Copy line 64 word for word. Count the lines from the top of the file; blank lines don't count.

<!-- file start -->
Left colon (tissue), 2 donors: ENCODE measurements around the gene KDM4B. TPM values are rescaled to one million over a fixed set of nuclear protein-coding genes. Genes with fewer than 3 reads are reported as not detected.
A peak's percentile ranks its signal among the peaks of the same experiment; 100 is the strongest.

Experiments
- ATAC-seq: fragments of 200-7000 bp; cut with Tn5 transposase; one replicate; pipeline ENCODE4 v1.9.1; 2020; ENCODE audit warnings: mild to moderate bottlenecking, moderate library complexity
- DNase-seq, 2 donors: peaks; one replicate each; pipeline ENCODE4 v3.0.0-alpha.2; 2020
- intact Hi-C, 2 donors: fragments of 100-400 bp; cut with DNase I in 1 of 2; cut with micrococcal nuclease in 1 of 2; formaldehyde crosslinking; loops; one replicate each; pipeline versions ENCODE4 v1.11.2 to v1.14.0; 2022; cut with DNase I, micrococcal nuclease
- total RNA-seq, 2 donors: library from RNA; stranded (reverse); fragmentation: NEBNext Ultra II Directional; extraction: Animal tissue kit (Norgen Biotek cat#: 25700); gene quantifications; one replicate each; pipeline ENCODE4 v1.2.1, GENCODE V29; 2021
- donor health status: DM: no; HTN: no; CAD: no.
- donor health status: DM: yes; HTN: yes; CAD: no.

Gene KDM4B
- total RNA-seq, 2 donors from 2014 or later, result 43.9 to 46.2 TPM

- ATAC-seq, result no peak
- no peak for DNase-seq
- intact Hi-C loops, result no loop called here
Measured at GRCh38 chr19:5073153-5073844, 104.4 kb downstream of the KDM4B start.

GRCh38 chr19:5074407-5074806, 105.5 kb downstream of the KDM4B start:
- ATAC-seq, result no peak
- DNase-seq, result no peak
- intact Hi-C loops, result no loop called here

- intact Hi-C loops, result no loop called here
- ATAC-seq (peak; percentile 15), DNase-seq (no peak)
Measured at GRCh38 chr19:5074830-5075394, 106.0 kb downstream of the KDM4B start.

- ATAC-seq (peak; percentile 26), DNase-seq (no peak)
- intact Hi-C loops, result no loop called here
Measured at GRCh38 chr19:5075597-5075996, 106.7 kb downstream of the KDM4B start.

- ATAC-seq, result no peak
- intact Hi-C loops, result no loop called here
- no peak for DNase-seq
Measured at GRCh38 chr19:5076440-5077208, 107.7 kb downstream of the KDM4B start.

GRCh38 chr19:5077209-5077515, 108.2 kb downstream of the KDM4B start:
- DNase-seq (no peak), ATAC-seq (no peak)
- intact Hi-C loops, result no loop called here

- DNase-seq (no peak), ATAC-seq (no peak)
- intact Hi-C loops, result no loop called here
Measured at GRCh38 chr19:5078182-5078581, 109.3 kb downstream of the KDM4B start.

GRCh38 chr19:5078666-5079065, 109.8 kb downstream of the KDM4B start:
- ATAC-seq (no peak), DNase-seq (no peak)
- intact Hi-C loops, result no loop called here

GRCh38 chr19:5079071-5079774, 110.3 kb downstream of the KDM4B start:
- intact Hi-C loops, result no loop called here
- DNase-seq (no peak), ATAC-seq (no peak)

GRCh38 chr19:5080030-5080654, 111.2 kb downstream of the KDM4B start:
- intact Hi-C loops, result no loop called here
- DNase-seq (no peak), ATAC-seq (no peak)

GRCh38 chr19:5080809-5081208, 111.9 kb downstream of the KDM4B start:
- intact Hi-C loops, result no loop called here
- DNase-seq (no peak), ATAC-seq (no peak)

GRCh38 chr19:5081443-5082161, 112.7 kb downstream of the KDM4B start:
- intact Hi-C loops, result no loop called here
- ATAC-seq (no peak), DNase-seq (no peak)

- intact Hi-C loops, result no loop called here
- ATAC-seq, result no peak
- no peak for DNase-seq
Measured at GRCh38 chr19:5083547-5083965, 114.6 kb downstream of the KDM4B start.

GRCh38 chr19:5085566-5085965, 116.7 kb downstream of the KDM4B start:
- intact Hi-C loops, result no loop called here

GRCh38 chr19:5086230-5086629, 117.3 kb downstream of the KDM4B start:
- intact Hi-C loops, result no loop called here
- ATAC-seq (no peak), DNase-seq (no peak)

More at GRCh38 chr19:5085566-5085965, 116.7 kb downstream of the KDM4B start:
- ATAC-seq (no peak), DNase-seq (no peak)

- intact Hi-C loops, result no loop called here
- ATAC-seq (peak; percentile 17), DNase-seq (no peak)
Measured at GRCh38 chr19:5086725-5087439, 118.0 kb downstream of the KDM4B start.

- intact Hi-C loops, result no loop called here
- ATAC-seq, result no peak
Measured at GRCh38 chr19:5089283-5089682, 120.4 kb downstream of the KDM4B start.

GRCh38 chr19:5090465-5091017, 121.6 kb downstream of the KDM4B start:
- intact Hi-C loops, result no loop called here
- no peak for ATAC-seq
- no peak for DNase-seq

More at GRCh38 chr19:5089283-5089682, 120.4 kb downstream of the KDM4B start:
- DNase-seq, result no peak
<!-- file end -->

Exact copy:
Measured at GRCh38 chr19:5086725-5087439, 118.0 kb downstream of the KDM4B start.